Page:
Viral Zoonoses Slide Set
Interest in Hantaviruses has been stimulated by a marked increase in hantavirus infection being identified throughout Europe, and the discovery of hantavirus pulmonary syndrome. Significant progress has only been made in the last decade in elucidating the aetiology and the epidemiology of this disease, resulting in many different hantavirus isolates being obtained from human and rodent sources. Hantaviruses are responsible for causing a range of clinical manifestations collectively known as haemorrhagic fever with renal syndrome (HFRS) or, more recently hantavirus disease (HVD). Its first major impact on the Western world was during the Korean war, when over 3000 UN troops developed the disease with a 5-10% mortality rate. It was apparent that hantavirus disease was not new, and had probably been known by Russian, Chinese and Japanese for a number of years. The disease was recorded in Chinese medical records which were 1000 years old. The Japanese and Russian proved that the disease was caused by viruses when they carried out transmission experiments on prisoners of war. Records from previous wars showed that HVD was a severe problem, particularly associated with trench warfare e.g. American Civil War, WWI, Songo fever in the Japanese-Chinese war, "feldnephritis among German soldiers during 1941-42 in Russia and Finland. Despite extensive investigation during the Korean war and the period after, the breakthrough only occurred in 1978 when Lee et al. isolated the agent in Korean striped field mice. Serological examination of convalescent sera firmly associated the virus with the disease. A further breakthrough came in 1982 when sensitive cell cultures (Vero E6) became available for the isolation of the virus, and a large number of strains were isolated.
Member of the Bunyaviridae, enveloped ssRNA virus
virion 98 nm in diameter, the surface has characteristic square grid-like structure.
Heat labile and is sensitive to lipid solvents
Genome consists of 3 -ve stranded segments; L, M, S.
At least 6 serotypes are known
Hantavirus particles (Source: CDC)
B. Pathogenesis and Clinical Features
The multisystem pathology of HVD is characterized by damage to capillaries and small vessel walls, resulting in vasodilation and congestion with hemorrhages. The damage is most severe during the hypotensive and the oliguric phases, when widespread haemorrhages occur. The kidney is usually involved resulting in a nephritis. Although immune complexes are found in the kidney, the amount is limited and it is thought that immunopathological mechanisms play a less important role in inducing nephritis than viral cellular destruction. Prior to serodiagnosis, the diagnosis of HVD was based on clinical judgment only. The severe form of the illness occurred in the Far East and is traditionally divided into 5 phases;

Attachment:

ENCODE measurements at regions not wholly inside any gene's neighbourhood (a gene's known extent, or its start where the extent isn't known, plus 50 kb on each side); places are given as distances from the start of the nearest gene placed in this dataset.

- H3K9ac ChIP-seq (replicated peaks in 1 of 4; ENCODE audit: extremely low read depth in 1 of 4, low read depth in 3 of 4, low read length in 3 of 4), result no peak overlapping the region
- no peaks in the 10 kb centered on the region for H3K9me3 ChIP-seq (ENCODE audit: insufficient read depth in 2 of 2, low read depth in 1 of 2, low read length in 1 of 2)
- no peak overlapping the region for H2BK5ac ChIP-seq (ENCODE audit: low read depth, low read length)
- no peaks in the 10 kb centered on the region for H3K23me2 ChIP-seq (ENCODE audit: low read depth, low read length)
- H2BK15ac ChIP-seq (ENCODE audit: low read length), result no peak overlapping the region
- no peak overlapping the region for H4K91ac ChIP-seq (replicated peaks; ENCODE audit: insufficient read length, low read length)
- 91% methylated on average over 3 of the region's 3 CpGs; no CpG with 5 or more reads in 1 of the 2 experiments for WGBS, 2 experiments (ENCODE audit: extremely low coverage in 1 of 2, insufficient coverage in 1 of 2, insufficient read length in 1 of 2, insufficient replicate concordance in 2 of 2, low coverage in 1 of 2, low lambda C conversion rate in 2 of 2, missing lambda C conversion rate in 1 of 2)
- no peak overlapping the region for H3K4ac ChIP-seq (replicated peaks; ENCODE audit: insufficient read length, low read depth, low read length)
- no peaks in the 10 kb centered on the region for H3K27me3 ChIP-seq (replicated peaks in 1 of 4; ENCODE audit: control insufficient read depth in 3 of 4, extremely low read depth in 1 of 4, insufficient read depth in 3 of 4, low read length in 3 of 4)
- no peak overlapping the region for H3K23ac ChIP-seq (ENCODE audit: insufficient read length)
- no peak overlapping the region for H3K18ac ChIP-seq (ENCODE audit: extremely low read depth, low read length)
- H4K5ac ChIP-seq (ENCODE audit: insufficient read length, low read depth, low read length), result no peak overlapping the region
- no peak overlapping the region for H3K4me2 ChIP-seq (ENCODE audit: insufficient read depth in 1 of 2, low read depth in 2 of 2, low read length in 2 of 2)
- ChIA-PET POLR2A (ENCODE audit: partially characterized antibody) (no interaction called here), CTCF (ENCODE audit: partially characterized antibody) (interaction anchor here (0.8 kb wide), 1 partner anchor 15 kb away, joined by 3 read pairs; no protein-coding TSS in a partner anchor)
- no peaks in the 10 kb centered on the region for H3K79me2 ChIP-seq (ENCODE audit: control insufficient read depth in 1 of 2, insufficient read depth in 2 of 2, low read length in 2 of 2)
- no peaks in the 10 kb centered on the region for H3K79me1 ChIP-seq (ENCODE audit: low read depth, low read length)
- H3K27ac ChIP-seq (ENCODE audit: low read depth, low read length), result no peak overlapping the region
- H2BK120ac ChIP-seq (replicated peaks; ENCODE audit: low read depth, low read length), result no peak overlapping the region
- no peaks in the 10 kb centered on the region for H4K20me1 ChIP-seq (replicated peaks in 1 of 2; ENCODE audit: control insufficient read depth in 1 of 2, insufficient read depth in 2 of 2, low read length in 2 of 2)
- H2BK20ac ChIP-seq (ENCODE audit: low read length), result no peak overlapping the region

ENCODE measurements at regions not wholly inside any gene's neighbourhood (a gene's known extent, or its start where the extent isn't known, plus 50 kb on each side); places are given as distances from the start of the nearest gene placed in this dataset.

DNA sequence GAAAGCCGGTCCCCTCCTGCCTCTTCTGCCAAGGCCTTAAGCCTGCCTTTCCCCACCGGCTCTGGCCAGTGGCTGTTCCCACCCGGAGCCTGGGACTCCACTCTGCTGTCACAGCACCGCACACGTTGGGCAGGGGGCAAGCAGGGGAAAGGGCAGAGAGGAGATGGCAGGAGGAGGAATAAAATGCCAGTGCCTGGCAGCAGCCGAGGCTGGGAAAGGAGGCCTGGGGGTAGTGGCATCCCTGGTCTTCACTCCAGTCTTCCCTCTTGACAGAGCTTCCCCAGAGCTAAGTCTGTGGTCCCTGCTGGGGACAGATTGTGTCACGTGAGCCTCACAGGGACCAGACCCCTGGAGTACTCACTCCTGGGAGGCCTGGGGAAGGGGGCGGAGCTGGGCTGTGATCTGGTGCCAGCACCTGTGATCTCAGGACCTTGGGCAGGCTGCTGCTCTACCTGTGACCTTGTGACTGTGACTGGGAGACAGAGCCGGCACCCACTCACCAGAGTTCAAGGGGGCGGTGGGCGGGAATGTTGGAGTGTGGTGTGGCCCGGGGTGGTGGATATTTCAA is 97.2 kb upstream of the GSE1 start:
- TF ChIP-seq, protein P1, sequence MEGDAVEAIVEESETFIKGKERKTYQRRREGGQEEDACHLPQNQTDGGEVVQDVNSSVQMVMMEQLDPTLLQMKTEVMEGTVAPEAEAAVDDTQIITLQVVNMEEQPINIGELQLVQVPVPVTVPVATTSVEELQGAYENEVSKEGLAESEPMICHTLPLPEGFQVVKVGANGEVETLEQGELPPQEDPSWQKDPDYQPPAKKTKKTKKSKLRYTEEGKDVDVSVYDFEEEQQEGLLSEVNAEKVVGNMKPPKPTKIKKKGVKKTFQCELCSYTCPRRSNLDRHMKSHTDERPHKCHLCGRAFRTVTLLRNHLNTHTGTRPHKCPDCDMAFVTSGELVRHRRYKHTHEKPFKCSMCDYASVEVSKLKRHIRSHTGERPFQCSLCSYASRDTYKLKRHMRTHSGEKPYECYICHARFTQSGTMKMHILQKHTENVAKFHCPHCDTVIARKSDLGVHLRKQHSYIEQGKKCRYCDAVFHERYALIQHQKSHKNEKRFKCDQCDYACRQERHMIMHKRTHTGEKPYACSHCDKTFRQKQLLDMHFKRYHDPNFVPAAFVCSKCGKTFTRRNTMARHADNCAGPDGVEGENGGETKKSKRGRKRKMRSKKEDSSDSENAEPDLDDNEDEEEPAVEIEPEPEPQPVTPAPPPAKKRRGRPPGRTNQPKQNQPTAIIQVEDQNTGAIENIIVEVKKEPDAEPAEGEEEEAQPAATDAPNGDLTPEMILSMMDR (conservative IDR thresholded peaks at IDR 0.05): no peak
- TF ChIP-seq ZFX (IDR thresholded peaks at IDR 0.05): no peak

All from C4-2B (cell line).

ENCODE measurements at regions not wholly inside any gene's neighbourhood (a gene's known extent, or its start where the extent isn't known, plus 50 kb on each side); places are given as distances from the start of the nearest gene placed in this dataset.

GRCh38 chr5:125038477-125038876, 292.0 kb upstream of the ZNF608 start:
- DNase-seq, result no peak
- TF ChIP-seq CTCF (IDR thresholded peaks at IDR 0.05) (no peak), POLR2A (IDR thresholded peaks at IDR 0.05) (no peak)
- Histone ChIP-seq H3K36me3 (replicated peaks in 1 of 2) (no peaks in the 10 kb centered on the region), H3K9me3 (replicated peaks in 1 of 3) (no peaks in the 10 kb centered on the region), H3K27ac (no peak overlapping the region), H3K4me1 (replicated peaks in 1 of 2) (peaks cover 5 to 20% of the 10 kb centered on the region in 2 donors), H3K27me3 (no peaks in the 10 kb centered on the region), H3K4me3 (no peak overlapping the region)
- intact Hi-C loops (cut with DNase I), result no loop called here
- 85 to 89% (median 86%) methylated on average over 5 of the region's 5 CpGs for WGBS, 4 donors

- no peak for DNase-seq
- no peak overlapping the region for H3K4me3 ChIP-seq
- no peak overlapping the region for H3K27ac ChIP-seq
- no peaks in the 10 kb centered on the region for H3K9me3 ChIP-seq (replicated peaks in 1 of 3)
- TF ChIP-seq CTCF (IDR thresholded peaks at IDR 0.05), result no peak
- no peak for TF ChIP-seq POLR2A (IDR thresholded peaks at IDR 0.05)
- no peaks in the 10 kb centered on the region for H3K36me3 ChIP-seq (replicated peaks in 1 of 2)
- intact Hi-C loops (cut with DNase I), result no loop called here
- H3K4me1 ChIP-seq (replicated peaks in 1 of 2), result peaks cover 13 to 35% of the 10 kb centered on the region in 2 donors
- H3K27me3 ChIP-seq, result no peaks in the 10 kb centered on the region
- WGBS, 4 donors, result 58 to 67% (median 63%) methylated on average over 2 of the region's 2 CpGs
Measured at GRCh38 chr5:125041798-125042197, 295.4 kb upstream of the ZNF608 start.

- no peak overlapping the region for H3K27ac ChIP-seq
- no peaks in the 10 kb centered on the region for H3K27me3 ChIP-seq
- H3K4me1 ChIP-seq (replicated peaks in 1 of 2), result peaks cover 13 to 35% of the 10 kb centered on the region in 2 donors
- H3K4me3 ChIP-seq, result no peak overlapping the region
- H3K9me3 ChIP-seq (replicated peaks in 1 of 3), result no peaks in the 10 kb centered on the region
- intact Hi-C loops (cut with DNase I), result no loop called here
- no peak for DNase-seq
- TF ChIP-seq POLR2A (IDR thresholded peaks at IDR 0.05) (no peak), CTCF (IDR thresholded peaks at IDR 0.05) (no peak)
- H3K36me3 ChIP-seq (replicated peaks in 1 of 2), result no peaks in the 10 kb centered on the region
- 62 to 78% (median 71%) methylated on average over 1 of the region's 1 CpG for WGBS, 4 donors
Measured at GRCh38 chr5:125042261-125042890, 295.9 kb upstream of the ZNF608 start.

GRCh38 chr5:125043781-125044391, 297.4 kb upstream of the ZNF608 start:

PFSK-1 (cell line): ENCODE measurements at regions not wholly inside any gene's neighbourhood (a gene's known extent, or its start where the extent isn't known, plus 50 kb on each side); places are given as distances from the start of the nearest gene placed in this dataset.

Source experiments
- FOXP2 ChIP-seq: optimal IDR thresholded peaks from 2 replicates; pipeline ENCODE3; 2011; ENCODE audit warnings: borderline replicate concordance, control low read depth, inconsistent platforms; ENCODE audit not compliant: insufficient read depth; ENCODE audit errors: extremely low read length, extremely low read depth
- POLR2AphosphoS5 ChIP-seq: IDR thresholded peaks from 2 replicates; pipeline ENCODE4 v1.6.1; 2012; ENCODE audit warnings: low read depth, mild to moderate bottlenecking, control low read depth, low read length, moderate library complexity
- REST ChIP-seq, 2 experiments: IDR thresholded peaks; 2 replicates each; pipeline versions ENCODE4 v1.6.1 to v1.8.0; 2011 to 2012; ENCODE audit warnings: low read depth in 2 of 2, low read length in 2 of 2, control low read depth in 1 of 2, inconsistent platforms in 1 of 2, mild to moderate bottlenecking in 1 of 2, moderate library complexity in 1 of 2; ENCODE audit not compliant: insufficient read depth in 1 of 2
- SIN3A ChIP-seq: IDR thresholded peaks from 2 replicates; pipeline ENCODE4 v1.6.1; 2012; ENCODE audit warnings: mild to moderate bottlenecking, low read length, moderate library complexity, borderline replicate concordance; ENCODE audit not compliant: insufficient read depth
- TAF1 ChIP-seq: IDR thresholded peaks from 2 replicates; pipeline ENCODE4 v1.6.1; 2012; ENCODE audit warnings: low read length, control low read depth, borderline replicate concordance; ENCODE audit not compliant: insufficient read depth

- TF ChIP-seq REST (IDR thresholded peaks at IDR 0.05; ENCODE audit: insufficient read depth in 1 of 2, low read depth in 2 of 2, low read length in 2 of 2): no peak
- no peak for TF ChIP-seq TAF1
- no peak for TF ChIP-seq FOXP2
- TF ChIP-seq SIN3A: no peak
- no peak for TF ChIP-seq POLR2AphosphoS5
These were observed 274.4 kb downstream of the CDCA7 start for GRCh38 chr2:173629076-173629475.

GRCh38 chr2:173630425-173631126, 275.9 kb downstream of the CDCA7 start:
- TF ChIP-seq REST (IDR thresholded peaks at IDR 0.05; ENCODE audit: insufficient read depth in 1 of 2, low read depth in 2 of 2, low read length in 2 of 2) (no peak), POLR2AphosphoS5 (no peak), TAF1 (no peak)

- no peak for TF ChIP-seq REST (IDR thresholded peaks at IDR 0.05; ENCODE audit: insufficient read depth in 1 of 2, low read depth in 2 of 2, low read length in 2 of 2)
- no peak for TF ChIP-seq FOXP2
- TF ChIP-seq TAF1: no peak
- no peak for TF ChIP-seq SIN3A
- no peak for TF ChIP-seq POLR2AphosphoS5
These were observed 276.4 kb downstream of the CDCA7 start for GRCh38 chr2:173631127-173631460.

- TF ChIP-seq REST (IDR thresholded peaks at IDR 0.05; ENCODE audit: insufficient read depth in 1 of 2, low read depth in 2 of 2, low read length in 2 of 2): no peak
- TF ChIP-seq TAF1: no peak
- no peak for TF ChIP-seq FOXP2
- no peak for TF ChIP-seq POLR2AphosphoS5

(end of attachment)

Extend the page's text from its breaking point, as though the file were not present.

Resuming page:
Febrile phase - after an incubation period of 2-3 days, the febrile phase begins abruptly, with fever, chills, headache, prostration, backache, anorexia, nausea and vomiting. There is a typical erythematous rash on the face, neck, shoulders and upper thorax.
Hypotensive phase - begins at fifth day of illness
Oliguric phase - begins at ninth day of illness. During the hypotensive and oliguric phase, the patient develops thrombocytopenia (100,000 platelet/mm2), proteinuria, and severe plasma loss through the damaged capillary epithelium. Moderate or severe acute renal failure may develop in severe cases. The worst cases go into thermal shock. Bleeding is usually confined to petechiae, and significant haemorrhage only occurs in 10% of cases. Death occurs in 5-10% of cases and usually result from shock and renal failure.
Diuretic phase - this occurs between days 12-14 and suggests improvement.
Convalescent phase - this may require up to 4 months.
The mild form of HVD seen in Scandinavia and occasionally
China is characterized by a sudden onset of fever, headache,
nausea, myalgia, lumbar and abdominal pain. This is a
self-limiting disease where nephritis leads to moderate renal
dysfunction and an uncomplicated recovery.
This newly defined group of viruses have been reported within many species of rodents and man worldwide. The HVDs reported in different parts of the world have now been confirmed as being caused by an antigenically-related group of viruses. These agents also share similarities in their epidemiological and ecological characteristics. Adult rodents show persistent infection without any clinical manifestations and secrete virus for prolonged periods. Following inoculation, a viraemia develops in the rodent during which, the virus is disseminated throughout the body. The virus is found in the lungs, spleen and kidneys for long periods in the rodent, perhaps for life. Saliva appears to play an important role in the horizontal transmission of the virus between rodents.